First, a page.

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Is Thohoyandou the rape capital of the north?

 

Has Thohoyandou become the “rape capital” of Limpopo? Judging by the latest statistics released by the SA Police, this busy Vhembe town has a serious problem in terms of sexual offences. Some, however, argue that sexual offenders are confronted in this town, whereas, in many other places, the problem simply gets swept under the rug.

The Thohoyandou police station is the third “busiest” in the country as far as sexual offences are concerned. In the period between January and March this year, 73 such cases were reported. Lusikisiki in the Eastern Cape was no 1 in this category, with 88 cases, followed by Inanda in Kwazulu-Natal, with 76 cases. Three Limpopo police stations made the “Top-30” list, with Seshego reporting 52 cases and Mankweng 49 cases.

As far as rape cases are concerned, Thohoyandou again came in third, with 63 cases being reported. This is down from the 83 cases reported in the same period two years ago (Jan - Mar 2019), but up from last year’s 50 cases. Limpopo has four candidates on the list of top “rape” stations. Mankweng reported 41 cases in this period, Seshego 36 and Giyani 34.

However, not only sexual offences cause Thohoyandou to feature high up on the list of problematic crime areas. This police station is also one of the Top-30 police stations in the country as far as robberies at residential houses are concerned. It ranks at no 24, with 31 housebreakings in the fourth quarter (Jan – March 2021). First in this category is the Honeydew police station in Gauteng, with 68 cases. Three years ago, Thohoyandou topped this category with 80 cases of house robberies being reported.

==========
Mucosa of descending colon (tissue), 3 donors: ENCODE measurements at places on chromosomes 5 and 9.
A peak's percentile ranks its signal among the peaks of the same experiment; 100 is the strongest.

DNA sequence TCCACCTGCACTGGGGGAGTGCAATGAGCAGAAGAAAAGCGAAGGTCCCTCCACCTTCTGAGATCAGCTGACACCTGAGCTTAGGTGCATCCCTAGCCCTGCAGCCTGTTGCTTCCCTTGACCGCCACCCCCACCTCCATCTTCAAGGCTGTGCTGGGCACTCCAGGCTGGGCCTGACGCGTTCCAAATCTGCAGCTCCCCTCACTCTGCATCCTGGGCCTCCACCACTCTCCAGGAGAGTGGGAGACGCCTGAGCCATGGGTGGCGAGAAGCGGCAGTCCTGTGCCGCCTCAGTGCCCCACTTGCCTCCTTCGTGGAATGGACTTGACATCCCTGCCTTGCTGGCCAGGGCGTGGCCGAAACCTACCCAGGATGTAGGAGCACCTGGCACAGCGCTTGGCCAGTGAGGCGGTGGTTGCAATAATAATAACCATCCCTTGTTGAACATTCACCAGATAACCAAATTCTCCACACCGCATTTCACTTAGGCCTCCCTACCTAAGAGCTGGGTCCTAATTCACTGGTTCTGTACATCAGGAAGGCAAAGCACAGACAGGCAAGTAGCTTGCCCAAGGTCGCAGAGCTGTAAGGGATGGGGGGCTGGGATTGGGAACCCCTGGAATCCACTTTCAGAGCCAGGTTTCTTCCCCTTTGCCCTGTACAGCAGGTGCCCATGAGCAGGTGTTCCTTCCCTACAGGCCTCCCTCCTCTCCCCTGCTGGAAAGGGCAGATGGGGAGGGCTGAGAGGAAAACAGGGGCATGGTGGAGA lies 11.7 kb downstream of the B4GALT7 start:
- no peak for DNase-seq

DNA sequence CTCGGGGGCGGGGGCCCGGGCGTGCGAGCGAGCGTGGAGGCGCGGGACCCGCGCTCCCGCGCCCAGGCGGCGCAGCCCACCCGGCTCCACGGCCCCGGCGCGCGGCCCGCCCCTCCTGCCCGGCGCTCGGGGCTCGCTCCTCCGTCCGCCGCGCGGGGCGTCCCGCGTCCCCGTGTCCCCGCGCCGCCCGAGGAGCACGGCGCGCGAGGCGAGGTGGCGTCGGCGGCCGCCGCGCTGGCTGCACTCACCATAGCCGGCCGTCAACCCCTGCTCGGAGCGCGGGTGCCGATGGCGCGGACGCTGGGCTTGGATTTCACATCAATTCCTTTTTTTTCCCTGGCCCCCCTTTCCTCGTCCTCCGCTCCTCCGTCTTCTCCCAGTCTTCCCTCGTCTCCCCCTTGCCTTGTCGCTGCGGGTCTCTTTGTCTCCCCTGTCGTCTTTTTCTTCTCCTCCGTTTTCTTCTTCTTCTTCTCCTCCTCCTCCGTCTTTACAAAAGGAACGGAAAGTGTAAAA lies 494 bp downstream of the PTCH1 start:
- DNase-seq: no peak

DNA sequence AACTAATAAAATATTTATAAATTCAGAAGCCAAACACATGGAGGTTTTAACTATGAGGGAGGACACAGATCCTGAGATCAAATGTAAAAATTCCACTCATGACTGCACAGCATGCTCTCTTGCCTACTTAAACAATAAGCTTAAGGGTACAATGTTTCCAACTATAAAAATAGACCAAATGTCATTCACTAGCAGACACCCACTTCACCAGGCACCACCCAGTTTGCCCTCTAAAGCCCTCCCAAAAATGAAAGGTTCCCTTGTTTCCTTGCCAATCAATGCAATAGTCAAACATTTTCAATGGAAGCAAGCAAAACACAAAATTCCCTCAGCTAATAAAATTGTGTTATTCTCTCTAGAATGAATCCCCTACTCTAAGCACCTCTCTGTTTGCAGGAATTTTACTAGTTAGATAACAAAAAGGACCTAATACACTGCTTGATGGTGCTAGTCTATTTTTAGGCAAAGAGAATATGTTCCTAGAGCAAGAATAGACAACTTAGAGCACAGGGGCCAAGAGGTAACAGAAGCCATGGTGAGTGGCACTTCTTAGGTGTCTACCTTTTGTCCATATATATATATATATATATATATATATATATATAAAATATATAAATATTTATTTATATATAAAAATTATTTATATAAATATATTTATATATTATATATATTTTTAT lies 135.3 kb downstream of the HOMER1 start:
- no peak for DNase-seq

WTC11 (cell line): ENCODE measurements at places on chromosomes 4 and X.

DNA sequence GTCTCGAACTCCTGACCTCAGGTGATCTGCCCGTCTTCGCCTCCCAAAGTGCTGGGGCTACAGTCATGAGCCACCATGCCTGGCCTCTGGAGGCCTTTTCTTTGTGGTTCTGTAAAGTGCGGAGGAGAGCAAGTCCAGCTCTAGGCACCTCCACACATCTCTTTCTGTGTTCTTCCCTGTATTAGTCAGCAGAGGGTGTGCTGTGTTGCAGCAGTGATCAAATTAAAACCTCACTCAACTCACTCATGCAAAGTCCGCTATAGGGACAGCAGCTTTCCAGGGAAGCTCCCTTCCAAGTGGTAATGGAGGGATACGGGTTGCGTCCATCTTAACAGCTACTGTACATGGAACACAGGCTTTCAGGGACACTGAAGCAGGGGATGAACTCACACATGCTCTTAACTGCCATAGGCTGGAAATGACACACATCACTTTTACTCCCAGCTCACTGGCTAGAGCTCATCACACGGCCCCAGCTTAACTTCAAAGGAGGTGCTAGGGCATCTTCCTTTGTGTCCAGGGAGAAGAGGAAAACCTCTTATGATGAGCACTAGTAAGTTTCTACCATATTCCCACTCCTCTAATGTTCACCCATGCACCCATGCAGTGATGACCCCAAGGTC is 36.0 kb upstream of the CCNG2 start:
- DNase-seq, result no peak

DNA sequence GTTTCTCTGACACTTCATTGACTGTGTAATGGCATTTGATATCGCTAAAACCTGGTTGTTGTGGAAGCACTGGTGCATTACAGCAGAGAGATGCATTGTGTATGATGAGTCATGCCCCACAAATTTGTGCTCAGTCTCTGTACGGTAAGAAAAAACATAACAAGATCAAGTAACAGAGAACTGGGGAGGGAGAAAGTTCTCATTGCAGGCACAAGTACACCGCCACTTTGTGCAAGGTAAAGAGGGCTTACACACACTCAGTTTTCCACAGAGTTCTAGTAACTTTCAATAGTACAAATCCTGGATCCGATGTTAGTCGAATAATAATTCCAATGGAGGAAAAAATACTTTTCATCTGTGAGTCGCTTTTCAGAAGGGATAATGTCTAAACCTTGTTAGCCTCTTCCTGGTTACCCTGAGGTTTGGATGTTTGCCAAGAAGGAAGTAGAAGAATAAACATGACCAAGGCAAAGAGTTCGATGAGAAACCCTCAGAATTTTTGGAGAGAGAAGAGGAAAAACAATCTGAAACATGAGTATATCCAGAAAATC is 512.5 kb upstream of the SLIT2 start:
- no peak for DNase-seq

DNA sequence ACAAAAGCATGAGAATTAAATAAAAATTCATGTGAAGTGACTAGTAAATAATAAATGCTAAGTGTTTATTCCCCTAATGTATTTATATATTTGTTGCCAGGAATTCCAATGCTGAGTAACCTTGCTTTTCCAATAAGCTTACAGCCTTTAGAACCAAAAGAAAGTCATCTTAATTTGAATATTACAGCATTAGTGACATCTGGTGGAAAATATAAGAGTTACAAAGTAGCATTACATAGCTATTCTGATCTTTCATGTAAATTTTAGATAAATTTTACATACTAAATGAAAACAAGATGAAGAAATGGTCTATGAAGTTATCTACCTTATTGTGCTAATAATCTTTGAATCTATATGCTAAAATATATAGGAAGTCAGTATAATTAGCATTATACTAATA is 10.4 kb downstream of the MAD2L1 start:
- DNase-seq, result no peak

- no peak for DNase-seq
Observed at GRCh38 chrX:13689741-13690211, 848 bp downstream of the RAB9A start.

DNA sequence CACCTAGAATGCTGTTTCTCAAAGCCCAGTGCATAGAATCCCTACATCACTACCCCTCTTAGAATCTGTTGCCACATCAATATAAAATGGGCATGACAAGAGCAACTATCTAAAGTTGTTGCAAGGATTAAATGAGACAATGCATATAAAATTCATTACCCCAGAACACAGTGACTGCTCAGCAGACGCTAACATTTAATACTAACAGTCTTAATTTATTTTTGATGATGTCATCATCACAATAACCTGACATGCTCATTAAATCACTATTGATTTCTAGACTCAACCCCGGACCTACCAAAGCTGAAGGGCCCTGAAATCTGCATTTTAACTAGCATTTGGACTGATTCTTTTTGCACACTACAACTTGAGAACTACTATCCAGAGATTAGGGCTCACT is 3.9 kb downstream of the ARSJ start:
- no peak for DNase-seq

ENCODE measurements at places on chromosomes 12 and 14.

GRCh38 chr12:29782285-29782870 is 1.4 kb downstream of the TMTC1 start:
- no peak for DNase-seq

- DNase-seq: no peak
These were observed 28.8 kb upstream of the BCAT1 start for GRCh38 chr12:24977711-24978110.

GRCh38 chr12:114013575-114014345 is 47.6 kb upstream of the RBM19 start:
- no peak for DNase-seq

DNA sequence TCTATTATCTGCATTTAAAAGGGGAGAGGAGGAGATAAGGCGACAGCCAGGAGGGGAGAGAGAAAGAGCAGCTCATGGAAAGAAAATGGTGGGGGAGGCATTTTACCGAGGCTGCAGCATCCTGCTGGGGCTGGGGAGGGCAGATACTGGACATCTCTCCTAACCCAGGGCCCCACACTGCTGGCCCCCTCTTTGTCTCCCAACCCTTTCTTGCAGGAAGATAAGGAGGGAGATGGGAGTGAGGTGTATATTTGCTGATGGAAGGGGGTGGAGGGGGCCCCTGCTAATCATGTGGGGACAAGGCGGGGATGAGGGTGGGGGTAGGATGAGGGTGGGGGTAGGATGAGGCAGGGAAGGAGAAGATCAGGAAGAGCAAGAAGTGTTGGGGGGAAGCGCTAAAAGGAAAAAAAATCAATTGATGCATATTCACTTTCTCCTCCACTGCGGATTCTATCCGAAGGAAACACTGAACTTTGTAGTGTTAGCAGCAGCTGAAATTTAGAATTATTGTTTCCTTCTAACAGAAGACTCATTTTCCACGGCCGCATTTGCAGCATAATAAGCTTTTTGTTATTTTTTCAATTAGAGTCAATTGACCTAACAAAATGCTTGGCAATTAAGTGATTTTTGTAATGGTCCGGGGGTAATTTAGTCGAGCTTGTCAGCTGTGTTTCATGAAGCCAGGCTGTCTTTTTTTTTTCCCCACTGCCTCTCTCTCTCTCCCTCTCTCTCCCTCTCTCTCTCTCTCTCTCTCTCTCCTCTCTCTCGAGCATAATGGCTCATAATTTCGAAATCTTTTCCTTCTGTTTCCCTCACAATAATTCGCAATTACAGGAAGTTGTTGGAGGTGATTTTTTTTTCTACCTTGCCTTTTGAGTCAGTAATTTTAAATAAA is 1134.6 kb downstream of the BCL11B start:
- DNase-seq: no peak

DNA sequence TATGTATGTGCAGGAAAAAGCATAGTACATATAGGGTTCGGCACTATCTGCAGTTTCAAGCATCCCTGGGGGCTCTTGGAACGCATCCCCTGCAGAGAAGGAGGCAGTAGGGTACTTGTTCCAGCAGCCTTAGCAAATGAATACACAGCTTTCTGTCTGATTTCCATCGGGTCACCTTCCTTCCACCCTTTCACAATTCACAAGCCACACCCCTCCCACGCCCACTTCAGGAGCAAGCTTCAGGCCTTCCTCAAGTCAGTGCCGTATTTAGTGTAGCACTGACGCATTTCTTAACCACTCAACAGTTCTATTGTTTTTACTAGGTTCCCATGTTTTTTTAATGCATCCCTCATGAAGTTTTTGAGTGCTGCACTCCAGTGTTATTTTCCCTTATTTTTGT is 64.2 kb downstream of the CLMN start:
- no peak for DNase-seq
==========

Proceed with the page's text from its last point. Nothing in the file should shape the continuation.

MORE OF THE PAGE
Burglaries at non-residential premises seem to be a huge problem in Thohoyandou. The station comes in at number 10 on the Top-30 list, with 86 cases reported. This is considerably down on last year’s figure of 121. In Limpopo, the policing area that struggles the most with this kind of crime is Polokwane, where 101 cases were reported. Makhado’s name also features at no 21 on this list, with 65 cases reported. This is close to double the number of the previous period, when 36 cases were reported. At Seshego, 59 cases were reported.

Thohoyandou is the only police station in Limpopo that features in the Top 30 as far as driving under the influence of alcohol and drugs is concerned. In the fourth quarter, 61 such cases were reported.

Musina’s police station only features on one of the Top-30 lists, namely that of sexual offences detected as a result of police action. Musina recorded 31 such cases. Three Limpopo police stations are at the top of this list, with Mokopane being number one with 267 cases. Northam is number four with 92 cases and Polokwane number five with 88 cases.

Sexual offences seem to be on the rise in Limpopo and are a serious problem. Between January and March this year, 838 rape cases were reported and 115 cases of sexual assault. The total of all reported sexual offences in the province is 1 016, which is 5,8% more than the previous year’s 960. The national figures show that, year-on-year, sexual offences have shown a slight decline from 12 627 to 12 133.